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24
Build for Cousin Daisy
by EcoDave
Permalink:   (22 comments)
Description

10/25/13 Building a new general purpose computer for my cousin's Family who have an ancient PC that needs to be replaced... desperately.

They were thinking of saving up money for a uber expensive iMac and I said F that Sht... I can build a faster, better Computer for half the price. Stay tuned.

-Cougar Spike Case: One of the cheapest cases with a USB 3.0 port and a slot for SSD mounting.

  • PNY Optimas: cheapest dual channel 8GB DDR3 with heatsinks at the time of this build.

  • Core i3 4340 and AsRock H81M-HDS, Best Haswell Combo deal at Microcenter after combing both in shopping cart: $173.17 total

-Samsung EVO SSD: Cannot cheap out here, this SSD will provide the best user experience for a long time.

-Corsair 430W PSU : Lowest priced modular PSU

[video card can be added a later time if user decides it is needed. I plan on re-using the ancient cd-rom and HDD in their old PC, if possible.]

10/26/13 Just waiting on the SSD which should be here Monday or Tuesday.

Details
Intel Core i3-4340 3.6GHz Dual-Core Processor
CPU Clock Rate3.6GHz
CPU Temperature While Idle41.0° C
CPU Temperature Under Load-
Comments
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Sorted by:
 
 
deathfromup [5 Builds] 4 points 10 months ago

Good family computer build. That SSD will blow ur aunt and uncle's minds.

 
 
skemble [16 Builds] 4 points 10 months ago

More like 1/5 the price! Good work!

 
 
Starlana [2 Builds] 3 points 9 months ago

"and I said F that Sht... I can build a faster, better Computer for half the price"

LOL, I just loved that part. Great build as well. :D

 
 
EcoDave [Submitter] [1 Build] 2 points 9 months ago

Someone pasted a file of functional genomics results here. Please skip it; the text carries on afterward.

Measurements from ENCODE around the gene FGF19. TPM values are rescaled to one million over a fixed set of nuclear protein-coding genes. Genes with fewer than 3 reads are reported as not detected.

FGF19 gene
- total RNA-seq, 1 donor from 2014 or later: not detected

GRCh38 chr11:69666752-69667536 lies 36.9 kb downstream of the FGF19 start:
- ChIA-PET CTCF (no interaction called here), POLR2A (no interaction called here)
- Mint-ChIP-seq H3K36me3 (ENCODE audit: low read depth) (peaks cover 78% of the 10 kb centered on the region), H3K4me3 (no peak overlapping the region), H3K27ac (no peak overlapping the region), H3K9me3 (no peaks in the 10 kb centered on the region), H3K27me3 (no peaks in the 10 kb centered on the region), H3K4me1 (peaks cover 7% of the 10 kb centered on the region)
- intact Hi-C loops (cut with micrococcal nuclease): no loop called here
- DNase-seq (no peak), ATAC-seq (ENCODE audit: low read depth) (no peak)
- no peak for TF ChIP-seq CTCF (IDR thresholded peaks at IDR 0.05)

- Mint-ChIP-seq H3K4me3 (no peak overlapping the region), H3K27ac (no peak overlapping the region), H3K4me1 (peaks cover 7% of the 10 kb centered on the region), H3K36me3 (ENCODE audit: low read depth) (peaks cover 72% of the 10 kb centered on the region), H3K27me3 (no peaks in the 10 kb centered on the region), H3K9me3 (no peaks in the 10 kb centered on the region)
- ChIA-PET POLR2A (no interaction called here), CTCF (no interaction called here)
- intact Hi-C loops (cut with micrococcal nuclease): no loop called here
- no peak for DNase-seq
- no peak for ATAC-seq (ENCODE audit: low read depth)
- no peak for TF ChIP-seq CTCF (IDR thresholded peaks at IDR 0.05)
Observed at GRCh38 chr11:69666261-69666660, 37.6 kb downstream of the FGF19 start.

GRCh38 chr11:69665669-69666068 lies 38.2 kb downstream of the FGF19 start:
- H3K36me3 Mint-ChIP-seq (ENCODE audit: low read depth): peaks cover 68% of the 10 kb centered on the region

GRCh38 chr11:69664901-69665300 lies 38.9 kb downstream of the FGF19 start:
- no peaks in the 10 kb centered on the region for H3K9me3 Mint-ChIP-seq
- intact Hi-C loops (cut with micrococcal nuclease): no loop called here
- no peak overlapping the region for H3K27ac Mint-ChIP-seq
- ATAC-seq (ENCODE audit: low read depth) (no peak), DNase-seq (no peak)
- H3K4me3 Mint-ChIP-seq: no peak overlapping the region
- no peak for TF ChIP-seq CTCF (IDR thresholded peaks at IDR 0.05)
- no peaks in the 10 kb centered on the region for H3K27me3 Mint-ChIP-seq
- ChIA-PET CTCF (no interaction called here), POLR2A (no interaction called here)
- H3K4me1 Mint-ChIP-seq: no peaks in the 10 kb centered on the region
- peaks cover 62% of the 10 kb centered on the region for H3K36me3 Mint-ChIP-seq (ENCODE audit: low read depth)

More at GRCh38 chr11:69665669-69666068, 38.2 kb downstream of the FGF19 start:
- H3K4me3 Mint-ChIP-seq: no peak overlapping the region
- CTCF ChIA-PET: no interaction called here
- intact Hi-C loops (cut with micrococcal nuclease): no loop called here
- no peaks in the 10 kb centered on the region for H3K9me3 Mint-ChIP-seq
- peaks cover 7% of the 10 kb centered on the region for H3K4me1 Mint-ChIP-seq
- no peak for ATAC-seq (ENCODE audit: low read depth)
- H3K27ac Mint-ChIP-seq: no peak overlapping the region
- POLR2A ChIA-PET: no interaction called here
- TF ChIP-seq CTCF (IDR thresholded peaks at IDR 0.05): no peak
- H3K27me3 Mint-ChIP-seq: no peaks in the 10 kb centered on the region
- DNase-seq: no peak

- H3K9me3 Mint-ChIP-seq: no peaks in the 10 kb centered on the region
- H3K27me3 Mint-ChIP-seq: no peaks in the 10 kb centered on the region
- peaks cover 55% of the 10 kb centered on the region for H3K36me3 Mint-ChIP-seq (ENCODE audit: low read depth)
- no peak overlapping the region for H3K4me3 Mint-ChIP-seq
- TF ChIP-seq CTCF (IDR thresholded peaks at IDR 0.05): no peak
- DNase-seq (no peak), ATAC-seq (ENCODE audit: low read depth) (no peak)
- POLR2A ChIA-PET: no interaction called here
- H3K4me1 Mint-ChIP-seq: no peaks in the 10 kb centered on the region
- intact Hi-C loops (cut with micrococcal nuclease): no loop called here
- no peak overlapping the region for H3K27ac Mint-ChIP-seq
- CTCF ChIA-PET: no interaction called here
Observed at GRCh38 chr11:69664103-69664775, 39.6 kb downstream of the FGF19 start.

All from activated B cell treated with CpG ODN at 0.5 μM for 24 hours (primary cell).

Ha, Thanks! :)

 
 
SirCatManDoo [1 Build] 2 points 10 months ago

Awesome build. The RAM looks expensive though since it is 1333Mhz, when exactly did you buy that?

 
 
EcoDave [Submitter] [1 Build] 3 points 10 months ago

The difference between 1333 and 1600 is basically nothing.

http://www.youtube.com/watch?v=dWgzA2C61z4

They purchased the RAM last week.

http://pcpartpicker.com/parts/memory/#s=301333,301600&t=11&v=1250,1350,1500&z=8192&c=90,80,70&h=1&n=2&sort=a8

NCIX doesn't clean up their website so they still have RAM that has sold out a long time ago when Prices were way down. If you just look at the main stores like Newegg and Amazon, there is only a couple of RAM available in the $65-$69 range and that is because of a limited time promotion or clearance sale.

 
 
ReDnAx1991 [6 Builds] 2 points 10 months ago

+1 for the part selection, great choice going for single core performance I3 above multicore performance AMD in a build like this (no people AMD can not compete with Intel in single core performance applications and most applications are single core optimized) and +infinite for F that sht.

 
 
Marsigne 1 point 9 months ago

Hey, did you needed to apply thermal paste to somewhere or just put all together? I am interested in building computer with that same CPU, and maybe same mobo (it will be Micro ATX but not sure if exactly the yours, can you tell me?). Can you tell me where to learn how to build it? Or where you learned? Also, you didn't put a optical drive? It waasn't needed? How you installed OS then? (or you passed it?) Thanks :)

 
 
EcoDave [Submitter] [1 Build] 2 points 9 months ago

Hi Marsigne, default Intel Coolers already have pre-applied thermal grease on the heatsink. There is no need to buy anything else or to apply it yourself.

Unlike previous generation Core i3's, the Haswell Core i3 4340 is a great Processor. With Hyper-Threading, it can do pretty much anything. I ran Battlefield 4 with it, using my own graphics card- a Radeon 6870, and it did just fine on High Settings (no AA, or Ambient occlusion though). It is an awesome CPU for the cost.

The Motherboard is great, plenty of options in the BIOS (UEFI style). If you have a Microcenter nearby, they have a $30 discount on CPU+Motherboard bundle.

I learned computer building using Youtube tutorials: http://www.youtube.com/watch?v=5ETu53QfDwk http://www.youtube.com/watch?v=W4Js2A1qdB8 http://www.youtube.com/watch?v=0bUghCx9iso

No Optical Drive, You can install Windows 7 and 8 from a USB flash drive. I used PowerISO which has an option to create bootable USB thumb drives. It's Free to download. http://www.poweriso.com/

 
 
Marsigne 1 point 9 months ago

Hey, thanks for the answer :) can you answer me these questions? (if you want of course lol)

  1. You didn't mounted optical drive, but, can I mount it if I want? Because just in case? (for example, an installation in which it must be made in the disk and can't be made in USB Flash Drive)